Oklahoma city: Disaster challenges mental health and medical administrators

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Abstract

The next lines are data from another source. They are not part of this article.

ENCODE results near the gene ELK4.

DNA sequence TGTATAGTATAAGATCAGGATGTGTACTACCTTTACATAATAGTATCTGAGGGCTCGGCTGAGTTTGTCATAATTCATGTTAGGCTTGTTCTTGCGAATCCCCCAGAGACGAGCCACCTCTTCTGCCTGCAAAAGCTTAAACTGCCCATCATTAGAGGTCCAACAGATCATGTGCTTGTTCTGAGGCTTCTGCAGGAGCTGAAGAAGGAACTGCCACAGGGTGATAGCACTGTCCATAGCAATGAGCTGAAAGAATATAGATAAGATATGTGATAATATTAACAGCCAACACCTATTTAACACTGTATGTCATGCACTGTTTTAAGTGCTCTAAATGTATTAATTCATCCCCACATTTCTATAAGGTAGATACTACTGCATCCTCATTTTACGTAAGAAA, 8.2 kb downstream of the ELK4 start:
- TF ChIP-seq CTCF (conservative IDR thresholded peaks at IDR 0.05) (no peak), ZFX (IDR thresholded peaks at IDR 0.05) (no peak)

Mental health and medical administrators responded to the Oklahoma City bombing with cooperative and overlapping efforts to meet community needs in the wake of terrorism. The major agencies assisted in the immediate rescue response, organized crisis hotlines, prepared mental health professionals to counsel bereaved families and victims, organized debriefing of rescuers, assessed mental health needs of local school children, planned for longer term treatment, and coordinated research efforts to learn from the disaster. Implications to mental health administrators responding to significant acts of terrorism are discussed.